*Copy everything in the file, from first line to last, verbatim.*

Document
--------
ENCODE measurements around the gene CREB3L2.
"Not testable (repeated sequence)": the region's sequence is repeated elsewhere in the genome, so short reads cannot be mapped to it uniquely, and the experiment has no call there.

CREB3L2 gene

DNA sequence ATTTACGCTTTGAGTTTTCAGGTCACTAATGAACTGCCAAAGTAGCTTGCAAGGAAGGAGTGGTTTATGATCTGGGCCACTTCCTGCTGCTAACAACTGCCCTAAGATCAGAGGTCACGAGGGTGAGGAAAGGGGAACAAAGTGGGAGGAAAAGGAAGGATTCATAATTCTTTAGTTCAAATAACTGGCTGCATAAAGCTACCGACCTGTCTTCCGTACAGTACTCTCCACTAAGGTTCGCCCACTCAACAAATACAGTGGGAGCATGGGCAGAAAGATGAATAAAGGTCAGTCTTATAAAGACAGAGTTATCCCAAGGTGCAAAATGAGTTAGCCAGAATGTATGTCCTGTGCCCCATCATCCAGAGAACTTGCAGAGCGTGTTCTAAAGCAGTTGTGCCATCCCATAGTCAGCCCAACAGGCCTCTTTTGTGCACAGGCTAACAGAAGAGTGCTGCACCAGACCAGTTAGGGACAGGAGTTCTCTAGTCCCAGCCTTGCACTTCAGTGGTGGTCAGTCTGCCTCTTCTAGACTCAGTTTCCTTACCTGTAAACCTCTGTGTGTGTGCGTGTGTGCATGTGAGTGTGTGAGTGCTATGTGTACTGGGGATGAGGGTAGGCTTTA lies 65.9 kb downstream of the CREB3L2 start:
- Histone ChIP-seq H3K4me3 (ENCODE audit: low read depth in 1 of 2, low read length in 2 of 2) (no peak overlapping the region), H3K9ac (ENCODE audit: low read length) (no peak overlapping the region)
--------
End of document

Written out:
ENCODE measurements around the gene CREB3L2.
"Not testable (repeated sequence)": the region's sequence is repeated elsewhere in the genome, so short reads cannot be mapped to it uniquely, and the experiment has no call there.

CREB3L2 gene

DNA sequence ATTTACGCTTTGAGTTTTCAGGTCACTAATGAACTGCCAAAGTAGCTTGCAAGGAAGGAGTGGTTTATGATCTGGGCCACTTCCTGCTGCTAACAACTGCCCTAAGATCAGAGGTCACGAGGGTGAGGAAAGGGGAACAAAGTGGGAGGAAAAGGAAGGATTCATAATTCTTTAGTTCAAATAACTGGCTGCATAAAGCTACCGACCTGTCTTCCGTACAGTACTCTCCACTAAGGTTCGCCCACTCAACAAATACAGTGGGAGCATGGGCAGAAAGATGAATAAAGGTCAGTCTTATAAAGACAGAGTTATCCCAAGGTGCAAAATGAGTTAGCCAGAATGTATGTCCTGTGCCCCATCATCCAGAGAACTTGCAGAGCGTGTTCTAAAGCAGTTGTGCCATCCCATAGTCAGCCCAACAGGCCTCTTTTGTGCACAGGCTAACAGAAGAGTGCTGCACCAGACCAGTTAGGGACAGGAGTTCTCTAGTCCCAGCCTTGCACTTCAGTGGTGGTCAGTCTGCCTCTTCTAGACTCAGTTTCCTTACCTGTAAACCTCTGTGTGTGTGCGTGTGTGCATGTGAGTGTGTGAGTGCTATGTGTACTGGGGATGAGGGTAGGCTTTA lies 65.9 kb downstream of the CREB3L2 start:
- Histone ChIP-seq H3K4me3 (ENCODE audit: low read depth in 1 of 2, low read length in 2 of 2) (no peak overlapping the region), H3K9ac (ENCODE audit: low read length) (no peak overlapping the region)